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What makes ADAM highly diagnostic compared to other assessments?
 
ADAM: Based on a Diagnostic Model

ADAM is based on a true diagnostic model which identifies instructional points across 44 sub-tests of foundational mathematics. This is in stark contrast to summative models, which only test students on standards at their grade level. Thus, ADAM doesn’t stop at saying a student does not have mastery of a particular at-grade level standard or skill. In order to identify skills years below or above a student’s grade, ADAM uses sophisticated adaptive logic to adjust to students’ abilities across the full K to 7 instructional range for all 44 sub-tests of K-7 mathematics.

Higher Level of Granularity

Next, ADAM is structured with a high level of granularity. It covers 271 constructs (math skills), organized into 44 sub-tests. These are reported as the five major mathematics strands.

Constructs are the smallest unit, and ADAM tests each construct using multiple test items (3 to 10) to determine mastery. This gives ADAM greater validity at the construct level compared to other assessments, which may only use one item or assume mastery across constructs based on summative data on large groups of students.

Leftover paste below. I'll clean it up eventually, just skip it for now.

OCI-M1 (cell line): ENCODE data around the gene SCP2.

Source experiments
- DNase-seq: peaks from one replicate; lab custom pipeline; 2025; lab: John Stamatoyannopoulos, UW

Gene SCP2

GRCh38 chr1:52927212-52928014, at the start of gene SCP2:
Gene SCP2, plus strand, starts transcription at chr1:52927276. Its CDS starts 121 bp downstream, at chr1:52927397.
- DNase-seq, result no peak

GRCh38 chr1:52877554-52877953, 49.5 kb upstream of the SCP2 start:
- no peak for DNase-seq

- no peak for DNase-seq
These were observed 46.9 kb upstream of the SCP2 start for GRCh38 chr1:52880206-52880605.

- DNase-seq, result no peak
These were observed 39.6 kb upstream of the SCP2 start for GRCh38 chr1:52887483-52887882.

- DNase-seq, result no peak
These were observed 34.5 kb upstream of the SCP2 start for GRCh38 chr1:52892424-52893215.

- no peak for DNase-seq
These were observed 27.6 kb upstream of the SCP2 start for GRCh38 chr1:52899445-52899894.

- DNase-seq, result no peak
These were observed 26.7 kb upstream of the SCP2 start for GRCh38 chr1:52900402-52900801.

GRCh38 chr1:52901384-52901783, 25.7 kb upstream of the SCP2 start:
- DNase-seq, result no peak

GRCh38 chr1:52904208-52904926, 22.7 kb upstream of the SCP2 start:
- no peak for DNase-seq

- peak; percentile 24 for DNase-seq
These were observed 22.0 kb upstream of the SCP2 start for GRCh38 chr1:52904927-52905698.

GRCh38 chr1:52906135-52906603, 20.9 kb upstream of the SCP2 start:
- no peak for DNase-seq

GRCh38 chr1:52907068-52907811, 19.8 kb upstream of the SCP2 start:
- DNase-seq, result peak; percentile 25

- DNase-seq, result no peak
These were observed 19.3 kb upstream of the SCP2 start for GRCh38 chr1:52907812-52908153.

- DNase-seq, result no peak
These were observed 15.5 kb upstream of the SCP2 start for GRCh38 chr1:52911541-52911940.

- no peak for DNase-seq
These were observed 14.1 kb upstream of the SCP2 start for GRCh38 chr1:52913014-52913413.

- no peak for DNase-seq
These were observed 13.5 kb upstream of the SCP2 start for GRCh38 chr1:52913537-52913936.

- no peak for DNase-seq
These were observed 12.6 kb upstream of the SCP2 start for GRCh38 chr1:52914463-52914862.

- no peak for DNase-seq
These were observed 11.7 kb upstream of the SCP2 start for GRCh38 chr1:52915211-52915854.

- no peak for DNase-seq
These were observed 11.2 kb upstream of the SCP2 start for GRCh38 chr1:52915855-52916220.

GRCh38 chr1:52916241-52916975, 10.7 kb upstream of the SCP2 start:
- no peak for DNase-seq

This is the dirty little secret of many summative benchmark tests: they have achieved validity only at the total-score level. So, their publishers accurately claim that their assessments are valid. But then their product marketing departments create student reports with very detailed conclusions that have not been validated, or more detailed reports are created for administrators that lead one to believe a much higher degree of accuracy exists.

No Assumption of Mastery between Highly Correlated Math Skills

Any report can say that a student is weak in one area or strong in another. However, the manner in which this mastery is determined is important. ADAM assumes students are unique and expects them to have peaks and valleys in their skills. Thus, it only reports mastery when a student has actually demonstrated mastery. This stands in stark contrast to other assessments, which will make generalizations: for example, statistically, most students who have mastery of multiple-digit division also have mastery of multiple-digit multiplication. Assessments seeking to reduce total test time often generalize these types of correlations, possibly resulting in a student who gets multiple-digit division correct being reported as having mastered multiple-digit multiplication as well. ADAM does not make any of these assumptions because we need to identify each student’s unique abilities.
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